Intensive shrimp farming generates high loads of wastewaters that are released along tropical coastlines with potential impacts on the ecosystems. In this study, we used an experimental approach to analyze the behavior of shrimp pond effluents released in the Can Gio mangrove waterways (Southern Vietnam). We incubated shrimp pond effluents (EF), river water (RV), and a mixture of both (MI; 90% RV + 10% EF) in a dark room and measured fatty acid (FA) compositions, C and N concentrations and stable isotopes ratios (δC and δN) of suspended particulate matter during 16 days. Fatty acid concentrations rapidly decreased in EF with a 50% loss of FA during the first 24 h of the experiment and a 75% loss after 4 days of incubation. Proportions of the FA 18:1ω7 increased in MI during incubation, suggesting that this FA may be used as a tracer of anthropogenic substances release in marine environments.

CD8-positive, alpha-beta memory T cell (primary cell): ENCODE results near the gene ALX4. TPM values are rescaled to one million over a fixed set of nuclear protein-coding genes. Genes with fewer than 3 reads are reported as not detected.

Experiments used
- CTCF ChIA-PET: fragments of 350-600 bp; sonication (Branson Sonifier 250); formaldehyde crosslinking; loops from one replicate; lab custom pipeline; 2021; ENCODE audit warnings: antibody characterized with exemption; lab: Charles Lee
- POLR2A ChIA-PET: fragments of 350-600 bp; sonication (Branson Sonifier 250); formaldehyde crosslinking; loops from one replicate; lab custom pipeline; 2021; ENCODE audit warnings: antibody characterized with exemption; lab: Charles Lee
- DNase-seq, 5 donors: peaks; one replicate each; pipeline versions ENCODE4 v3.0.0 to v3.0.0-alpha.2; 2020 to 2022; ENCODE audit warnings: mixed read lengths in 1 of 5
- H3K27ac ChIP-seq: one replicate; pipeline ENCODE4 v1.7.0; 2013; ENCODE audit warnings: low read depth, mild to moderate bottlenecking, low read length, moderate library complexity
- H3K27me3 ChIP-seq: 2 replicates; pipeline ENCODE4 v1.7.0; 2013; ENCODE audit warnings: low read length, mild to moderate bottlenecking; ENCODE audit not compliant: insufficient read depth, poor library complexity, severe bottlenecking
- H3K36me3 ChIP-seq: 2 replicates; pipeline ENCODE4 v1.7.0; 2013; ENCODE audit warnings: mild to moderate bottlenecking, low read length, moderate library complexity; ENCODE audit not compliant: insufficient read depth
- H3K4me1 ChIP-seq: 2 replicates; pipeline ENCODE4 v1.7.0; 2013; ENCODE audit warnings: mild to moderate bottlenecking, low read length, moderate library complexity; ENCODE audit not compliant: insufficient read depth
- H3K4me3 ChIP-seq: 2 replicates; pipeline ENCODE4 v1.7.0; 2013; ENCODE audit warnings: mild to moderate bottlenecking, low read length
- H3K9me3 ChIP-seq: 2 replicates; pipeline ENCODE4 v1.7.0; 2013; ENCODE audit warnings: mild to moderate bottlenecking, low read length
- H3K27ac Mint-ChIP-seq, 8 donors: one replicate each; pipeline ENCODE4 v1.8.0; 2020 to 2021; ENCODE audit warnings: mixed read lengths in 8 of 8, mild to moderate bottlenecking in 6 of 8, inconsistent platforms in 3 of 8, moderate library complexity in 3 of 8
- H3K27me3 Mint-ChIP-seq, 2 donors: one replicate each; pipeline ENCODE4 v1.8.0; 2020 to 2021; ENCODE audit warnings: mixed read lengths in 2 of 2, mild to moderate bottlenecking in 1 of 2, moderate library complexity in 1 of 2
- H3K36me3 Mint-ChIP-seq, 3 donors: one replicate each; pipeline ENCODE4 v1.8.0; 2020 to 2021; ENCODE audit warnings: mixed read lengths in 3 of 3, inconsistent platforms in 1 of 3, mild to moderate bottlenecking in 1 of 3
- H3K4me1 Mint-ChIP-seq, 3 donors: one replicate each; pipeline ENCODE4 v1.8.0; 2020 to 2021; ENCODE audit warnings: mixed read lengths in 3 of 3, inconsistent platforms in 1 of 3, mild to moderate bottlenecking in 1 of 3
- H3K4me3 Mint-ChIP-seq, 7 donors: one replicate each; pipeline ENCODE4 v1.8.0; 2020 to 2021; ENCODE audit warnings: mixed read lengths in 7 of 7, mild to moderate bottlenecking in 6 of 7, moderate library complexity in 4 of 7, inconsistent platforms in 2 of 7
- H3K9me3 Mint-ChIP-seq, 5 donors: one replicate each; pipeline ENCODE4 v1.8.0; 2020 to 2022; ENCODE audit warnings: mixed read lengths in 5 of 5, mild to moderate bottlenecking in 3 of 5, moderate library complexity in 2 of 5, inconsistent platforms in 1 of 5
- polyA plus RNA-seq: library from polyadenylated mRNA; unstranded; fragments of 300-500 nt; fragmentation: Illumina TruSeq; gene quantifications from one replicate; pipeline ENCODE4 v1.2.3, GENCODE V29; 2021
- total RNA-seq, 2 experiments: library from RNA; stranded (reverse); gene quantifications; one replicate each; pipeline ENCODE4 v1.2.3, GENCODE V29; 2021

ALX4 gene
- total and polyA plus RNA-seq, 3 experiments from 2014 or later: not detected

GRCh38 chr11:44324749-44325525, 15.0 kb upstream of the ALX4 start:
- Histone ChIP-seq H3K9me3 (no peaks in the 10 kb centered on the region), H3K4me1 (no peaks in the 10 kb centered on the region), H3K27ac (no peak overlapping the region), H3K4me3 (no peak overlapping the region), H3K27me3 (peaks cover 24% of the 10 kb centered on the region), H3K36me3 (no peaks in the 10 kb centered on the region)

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http://dx.doi.org/10.1016/j.marenvres.2019.104751DOI Listing
September 2019

Bioaccumulation of some trace elements in tropical mangrove plants and snails (Can Gio, Vietnam).

Environ Pollut 2019 May 25;248:635-645. Epub 2019 Feb 25.

Faculty of Chemical Engineering and Food Technology, Nguyen Tat Thanh University, Viet Nam.